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How to spot and treat fake bot traffic

  • SEO

Have you noticed sudden increases in your website traffic for a specific period? Before you congratulate your organic search people, check it’s not fake traffic.

While traffic growth and new referral sites is an acquisition team’s dream, an unexpected traffic spike from bots can result in:

  • False keywords
  • False languages
  • False hostnames and referrers
  • Click fraud

How can you fix it? Clean your data! Below is a guide on identifying fake (bot) traffic and excluding it from your data view in Google Analytics.

1. What is fake or bot traffic?

Bot traffic is the traffic generated by robots. BUT, not all bot traffic is bad!

Web crawlers, chatbots and search engine bots to name a few of the good ones.

 

Other bots, such as unauthorised web crawlers, can disrupt site analytics and generate click fraud, skewing accurate data reporting. Also, distorting any attempts to optimise conversion rate on your site as a result of statistical noise created by bots.

Fortunately, Google Analytics has a robust filter that can help to prevent spam traffic. By using these filters, you can then have a true reflection of your website users with clean and accurate data. And if you have a lead capture form, add a honeypot field to protect any form spam.

 

Identifying bot traffic

First, take a look at your Google Analytics account. Bot traffic can usually be identified by:

  • Unexpected traffic increase – especially during unusual hours
  • A higher number of page views than normal
  • Increased bounce rate
  • Low average session duration time
  • Low-quality conversions

Spam traffic can also be identified within the following reports:

  • Organic keywords
  • Language
  • Hostname
  • Referrals

Often, the easiest way to spot fake traffic is through Referral Channels!

2. How to clean your data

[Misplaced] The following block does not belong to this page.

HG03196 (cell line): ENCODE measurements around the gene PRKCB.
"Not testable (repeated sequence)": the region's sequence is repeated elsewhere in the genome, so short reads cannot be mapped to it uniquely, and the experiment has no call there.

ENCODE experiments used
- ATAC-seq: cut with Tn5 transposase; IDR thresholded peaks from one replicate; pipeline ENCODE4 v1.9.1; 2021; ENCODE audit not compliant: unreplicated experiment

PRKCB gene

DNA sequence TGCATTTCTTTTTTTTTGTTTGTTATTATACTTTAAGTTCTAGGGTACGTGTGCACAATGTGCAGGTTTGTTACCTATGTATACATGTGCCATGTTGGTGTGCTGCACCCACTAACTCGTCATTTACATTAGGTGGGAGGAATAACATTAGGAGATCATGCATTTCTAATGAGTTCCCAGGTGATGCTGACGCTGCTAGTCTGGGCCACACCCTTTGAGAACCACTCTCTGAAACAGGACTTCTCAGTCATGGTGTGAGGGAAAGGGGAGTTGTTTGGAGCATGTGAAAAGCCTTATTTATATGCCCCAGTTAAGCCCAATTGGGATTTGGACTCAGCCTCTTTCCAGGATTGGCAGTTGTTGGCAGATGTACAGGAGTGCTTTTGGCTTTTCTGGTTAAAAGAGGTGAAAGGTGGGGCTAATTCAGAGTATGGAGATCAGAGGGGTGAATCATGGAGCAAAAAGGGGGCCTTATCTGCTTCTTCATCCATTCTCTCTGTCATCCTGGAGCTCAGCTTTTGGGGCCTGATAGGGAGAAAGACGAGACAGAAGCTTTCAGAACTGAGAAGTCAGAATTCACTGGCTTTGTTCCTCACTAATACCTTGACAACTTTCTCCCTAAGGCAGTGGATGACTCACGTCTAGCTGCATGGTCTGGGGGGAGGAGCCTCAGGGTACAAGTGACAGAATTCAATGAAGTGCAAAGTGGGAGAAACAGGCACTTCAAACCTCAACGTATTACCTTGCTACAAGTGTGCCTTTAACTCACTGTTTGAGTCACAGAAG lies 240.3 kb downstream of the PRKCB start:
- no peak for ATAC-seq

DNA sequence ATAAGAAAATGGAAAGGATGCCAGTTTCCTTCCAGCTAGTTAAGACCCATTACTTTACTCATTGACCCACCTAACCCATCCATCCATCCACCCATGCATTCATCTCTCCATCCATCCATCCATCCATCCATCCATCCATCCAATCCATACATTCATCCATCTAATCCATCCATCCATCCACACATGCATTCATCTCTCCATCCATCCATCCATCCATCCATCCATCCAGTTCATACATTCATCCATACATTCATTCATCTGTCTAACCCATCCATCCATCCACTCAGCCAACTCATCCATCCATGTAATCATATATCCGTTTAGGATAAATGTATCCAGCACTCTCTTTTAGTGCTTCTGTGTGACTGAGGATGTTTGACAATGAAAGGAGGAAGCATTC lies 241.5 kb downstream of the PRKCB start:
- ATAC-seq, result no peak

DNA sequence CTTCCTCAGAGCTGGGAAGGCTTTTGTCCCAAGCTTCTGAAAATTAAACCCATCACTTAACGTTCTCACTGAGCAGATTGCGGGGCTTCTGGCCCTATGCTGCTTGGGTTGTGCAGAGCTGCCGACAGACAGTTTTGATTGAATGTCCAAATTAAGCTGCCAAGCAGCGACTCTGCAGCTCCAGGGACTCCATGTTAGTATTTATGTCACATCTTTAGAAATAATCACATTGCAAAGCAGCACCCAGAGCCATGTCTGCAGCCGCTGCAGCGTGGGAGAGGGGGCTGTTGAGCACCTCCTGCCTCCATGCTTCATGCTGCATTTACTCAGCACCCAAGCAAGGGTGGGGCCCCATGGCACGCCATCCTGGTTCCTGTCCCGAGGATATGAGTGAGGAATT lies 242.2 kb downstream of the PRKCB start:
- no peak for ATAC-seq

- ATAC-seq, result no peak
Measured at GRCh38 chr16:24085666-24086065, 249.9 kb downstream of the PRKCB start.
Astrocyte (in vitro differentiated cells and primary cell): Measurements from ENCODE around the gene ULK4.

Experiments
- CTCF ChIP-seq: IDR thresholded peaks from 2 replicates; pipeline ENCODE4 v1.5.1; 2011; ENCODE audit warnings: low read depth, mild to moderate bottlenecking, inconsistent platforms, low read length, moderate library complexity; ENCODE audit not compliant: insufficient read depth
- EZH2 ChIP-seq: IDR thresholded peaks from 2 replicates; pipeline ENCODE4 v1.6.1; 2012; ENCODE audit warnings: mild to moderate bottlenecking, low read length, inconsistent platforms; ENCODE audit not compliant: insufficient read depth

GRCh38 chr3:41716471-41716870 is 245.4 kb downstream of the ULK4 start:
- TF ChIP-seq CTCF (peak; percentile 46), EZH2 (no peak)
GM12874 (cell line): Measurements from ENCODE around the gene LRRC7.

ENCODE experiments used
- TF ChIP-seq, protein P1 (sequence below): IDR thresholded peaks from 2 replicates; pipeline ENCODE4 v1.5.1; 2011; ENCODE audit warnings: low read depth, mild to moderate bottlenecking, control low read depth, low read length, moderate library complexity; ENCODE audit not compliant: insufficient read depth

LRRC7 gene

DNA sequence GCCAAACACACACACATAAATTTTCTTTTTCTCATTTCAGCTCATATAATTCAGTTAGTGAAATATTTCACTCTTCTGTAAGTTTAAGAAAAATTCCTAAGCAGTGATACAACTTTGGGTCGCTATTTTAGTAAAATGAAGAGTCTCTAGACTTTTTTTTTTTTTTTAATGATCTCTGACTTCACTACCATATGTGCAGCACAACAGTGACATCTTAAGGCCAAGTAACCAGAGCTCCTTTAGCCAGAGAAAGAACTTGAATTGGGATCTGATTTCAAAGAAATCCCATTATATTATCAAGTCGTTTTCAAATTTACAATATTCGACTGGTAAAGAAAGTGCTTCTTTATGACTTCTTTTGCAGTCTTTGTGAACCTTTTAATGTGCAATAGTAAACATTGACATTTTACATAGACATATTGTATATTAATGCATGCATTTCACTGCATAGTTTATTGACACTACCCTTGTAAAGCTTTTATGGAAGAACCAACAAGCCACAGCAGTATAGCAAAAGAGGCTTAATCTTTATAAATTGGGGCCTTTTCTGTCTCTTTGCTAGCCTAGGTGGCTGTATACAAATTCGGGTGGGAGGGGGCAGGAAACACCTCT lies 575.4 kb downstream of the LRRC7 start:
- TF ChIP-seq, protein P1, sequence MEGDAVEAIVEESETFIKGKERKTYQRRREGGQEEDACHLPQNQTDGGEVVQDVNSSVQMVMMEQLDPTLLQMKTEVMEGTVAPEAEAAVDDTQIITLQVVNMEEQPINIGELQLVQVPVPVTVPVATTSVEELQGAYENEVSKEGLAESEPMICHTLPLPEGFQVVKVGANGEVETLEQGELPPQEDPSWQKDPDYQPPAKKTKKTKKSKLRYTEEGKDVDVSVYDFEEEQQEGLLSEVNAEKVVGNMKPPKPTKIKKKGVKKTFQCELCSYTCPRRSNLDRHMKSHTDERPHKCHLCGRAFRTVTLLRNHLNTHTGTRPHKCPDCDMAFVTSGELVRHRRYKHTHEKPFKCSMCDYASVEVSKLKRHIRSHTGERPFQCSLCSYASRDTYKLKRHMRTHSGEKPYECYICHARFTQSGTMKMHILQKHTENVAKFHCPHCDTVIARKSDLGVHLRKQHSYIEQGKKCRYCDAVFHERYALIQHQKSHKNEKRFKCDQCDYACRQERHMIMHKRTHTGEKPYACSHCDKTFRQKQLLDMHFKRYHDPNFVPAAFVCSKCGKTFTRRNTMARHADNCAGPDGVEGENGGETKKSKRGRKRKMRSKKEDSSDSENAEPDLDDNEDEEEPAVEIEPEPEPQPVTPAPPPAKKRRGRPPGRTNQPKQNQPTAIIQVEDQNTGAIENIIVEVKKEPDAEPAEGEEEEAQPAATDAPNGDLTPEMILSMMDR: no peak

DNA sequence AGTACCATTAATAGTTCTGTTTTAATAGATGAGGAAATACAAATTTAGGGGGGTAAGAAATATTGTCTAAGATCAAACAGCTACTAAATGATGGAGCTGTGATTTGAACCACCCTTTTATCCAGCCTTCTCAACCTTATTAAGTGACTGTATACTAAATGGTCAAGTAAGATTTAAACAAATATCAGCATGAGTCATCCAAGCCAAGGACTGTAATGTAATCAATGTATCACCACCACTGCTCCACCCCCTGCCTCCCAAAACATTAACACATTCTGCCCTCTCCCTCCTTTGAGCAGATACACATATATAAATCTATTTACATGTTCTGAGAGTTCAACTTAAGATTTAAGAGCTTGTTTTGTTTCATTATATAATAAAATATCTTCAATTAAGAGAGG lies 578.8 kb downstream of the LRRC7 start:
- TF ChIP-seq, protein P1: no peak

Enable automatic bot filtering from ‘all known bots and spiders’. You’ll find this within the View Settings under the Admin tab.

Filters

You can apply a filter to a specific view, but not all of them.

It’s important to note, filters change the data within your account. So, before you create any filter in Google Analytics, we recommend you create 3 views:

  • Raw unfiltered data, to ensure you always have this recorded in case of errors in the master view
  • Test view, where all changes should be made before being rolled out to Master view
  • Master view, the primary view used for reporting

This list of recommended filters is by no means exhaustive. Unfortunately, there is no catch-all solution that will stop fake traffic.

Hostname filters

You’ll need a list of the valid hostnames used for this site to do this. That is any place where your GA tracking code is present.

Spam crawler filters

To block crawler spam, you’ll need to set up an exclude filter that matches the campaign source of all crawler spam. Spam crawlers pretend to be a valid visit by leaving a fake source URL and a correct hostname.

To block crawler spam, create a filter with an expression to match the campaign source of all known crawler spam.

Language filters

Some spammers will use various methods to bypass filters. If the campaign source and hostname look fine, the message can be found within reports – such as keyword, page title and even language.

The language filter prevents non-standard languages from showing up in your analytics.

ISPs filters

Companies frequently use bots to crawl sites for different purposes (indexing, analytics, etc.). They may not have ill-intentions, but can still inflate your reporting.

Browser size filters

When you spot fake traffic in your pages or referrals, the spammers don’t have a Browser Size set. This filter removes any spam with Browser sizes as empty values or “(not set)”.

Note: these filters don’t affect historical data, however, no future fake traffic will appear in your reporting.

 

Tips & takeaways

To continue to have accurate reporting, you need to work continuously on the clean-up
Before you create filters in Analytics, make sure you set up more than one view (but don’t apply filters to the test view)
Consider whether you need the help of an organic search data specialist (someone who lives and breathes Google Analytics)

Get in touch and ask how we can help you see – and improve – the story your data is telling.

 

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